Half a million cases: the exponential progression of the pandemic


In December 2019, patients began to be hospitalized in the Chinese city of Wuhan, victims of an unknown type of pneumonia. Authorities notify the WHO Beijing office on December 31. A new type of coronavirus has just emerged.

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86 days later, the milestone of half a million officially declared cases is crossed. 3 billion people are confined, morgues overflow in Spain and Italy, the streets of New York are deserted, the global economy is on the ground, as are the planes that have helped spread the virus to the four corners of the globe.

Every day, scientists and epidemiologists scrutinize the exponential evolution of the pandemic.

In the past six days, as many new cases of COVID-19 have been diagnosed worldwide as in the previous 80 days.

At least 505,587 cases of infection, among which 23,293 deaths have been detected in 182 countries and territories since the start of the pandemic at the end of December, notably in China (81,285 cases, including 3,287 deaths), where COVID-19 is appeared, and in Italy, the country hardest hit in number of deaths (8,165, for 80,539 cases).


This number of officially diagnosed cases, however, only reflects a fraction of the actual number of infections. Many countries now only test the most severe cases, and these tests are lacking in many parts of the world.

Scientists also believe that a large proportion of cases are asymptomatic and go undetected, thereby contributing to the spread of the pandemic.

With 274,955 cases recorded, including 15,999 deaths, Europe is today the main focus of the pandemic and accounts for more than half of the cases declared worldwide. While there were still fewer than 10,000 cases on March 7, the number of patients has more than doubled in the past 6 days, from 122,707 cases on March 20 to more than 270,000.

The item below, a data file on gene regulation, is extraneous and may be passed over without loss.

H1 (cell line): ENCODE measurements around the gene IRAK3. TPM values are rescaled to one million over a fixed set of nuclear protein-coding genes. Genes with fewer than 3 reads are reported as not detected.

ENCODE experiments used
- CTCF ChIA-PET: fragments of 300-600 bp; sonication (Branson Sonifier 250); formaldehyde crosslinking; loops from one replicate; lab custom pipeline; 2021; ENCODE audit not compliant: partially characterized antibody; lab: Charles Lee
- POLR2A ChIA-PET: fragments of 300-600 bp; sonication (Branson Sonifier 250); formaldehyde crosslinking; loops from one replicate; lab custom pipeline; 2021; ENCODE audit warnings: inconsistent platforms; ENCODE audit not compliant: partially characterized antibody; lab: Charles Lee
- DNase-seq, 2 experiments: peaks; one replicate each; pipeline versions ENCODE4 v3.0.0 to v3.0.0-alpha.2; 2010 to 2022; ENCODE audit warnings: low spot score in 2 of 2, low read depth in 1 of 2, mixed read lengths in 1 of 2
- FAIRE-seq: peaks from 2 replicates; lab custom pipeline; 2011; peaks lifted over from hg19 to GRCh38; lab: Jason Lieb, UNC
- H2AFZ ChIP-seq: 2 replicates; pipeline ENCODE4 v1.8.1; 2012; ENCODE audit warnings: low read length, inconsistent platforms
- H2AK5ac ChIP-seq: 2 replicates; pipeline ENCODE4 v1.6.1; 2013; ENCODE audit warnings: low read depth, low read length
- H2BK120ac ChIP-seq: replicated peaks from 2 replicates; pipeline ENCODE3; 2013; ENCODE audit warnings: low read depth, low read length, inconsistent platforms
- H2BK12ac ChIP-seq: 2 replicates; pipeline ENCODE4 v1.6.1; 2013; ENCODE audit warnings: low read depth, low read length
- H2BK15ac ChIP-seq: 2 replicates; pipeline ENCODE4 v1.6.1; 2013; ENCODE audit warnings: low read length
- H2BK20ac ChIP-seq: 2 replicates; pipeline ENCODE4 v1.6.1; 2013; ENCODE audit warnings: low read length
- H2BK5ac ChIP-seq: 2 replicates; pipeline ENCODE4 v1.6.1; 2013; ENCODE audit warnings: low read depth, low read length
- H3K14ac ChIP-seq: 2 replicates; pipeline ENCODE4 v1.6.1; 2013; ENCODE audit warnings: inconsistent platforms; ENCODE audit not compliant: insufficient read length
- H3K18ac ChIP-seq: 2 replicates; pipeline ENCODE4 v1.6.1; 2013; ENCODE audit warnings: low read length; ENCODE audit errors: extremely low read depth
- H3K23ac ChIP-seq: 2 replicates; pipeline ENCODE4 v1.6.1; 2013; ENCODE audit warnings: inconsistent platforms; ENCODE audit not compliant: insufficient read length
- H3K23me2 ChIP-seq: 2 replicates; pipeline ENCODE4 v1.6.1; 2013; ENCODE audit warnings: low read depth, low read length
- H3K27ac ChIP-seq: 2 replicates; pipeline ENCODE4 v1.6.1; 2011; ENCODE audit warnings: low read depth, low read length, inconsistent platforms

The World Health Organization (WHO) notes, however, “encouraging signs” in Europe. Thus, the increase in the number of cases in Italy seems to be slowing “but it is still too early to say that the pandemic has reached its peak in this country”, according to the WHO.

Asia, the initial focus of the contagion with the first cases observed in China last December, now has 101,123 cases (for 3,646 deaths). After an exponential increase in the number of patients in February, Asia is now seeing a slowdown in the number of new cases: less than 7,000 new infections have been recorded in the past six days.


The United States and Canada have 78,642 cases for 1,106 deaths, the Middle East 35,618 cases (2,291 deaths), Latin America and the Caribbean 8,935 cases (150 deaths), Africa 3,203 cases (87 deaths) and Oceania 3,111 cases (14 deaths). But very few tests are carried out in certain regions, such as in Africa.

The United States is the country with the fastest growing pandemic, with 75,233 cases officially diagnosed to date. In the past week, the country’s health authorities have identified 64,533 new cases and the total number of people infected has almost doubled in just three days (41,511 to 23 March). The United States, which recorded their first death on March 1, now has 1,070 as of March 26.

Among the 505,587 officially registered cases worldwide, there are 23,293 deaths, a figure that has more than doubled since March 20. There are now more than 2,000 daily deaths worldwide.

With 8,165 and 4,089 deaths respectively on their soil, Italy and Spain account for the majority of deaths. In Italy, since March 20 at least 600 deaths are announced every day.

The country was hit the hardest on March 21, with 793 dead in one day.

The most affected countries after Italy and Spain are China, where the epidemic has slowed sharply (3,287 deaths in total, 39 in the last six days), Iran (2,234), France (1,696) and the United States (1070).

This assessment was carried out using data collected by AFP offices from the competent national authorities and information from the World Health Organization (WHO).

UN Secretary-General Antonio Guterres said on Wednesday that the pandemic was threatening “all of humanity”.

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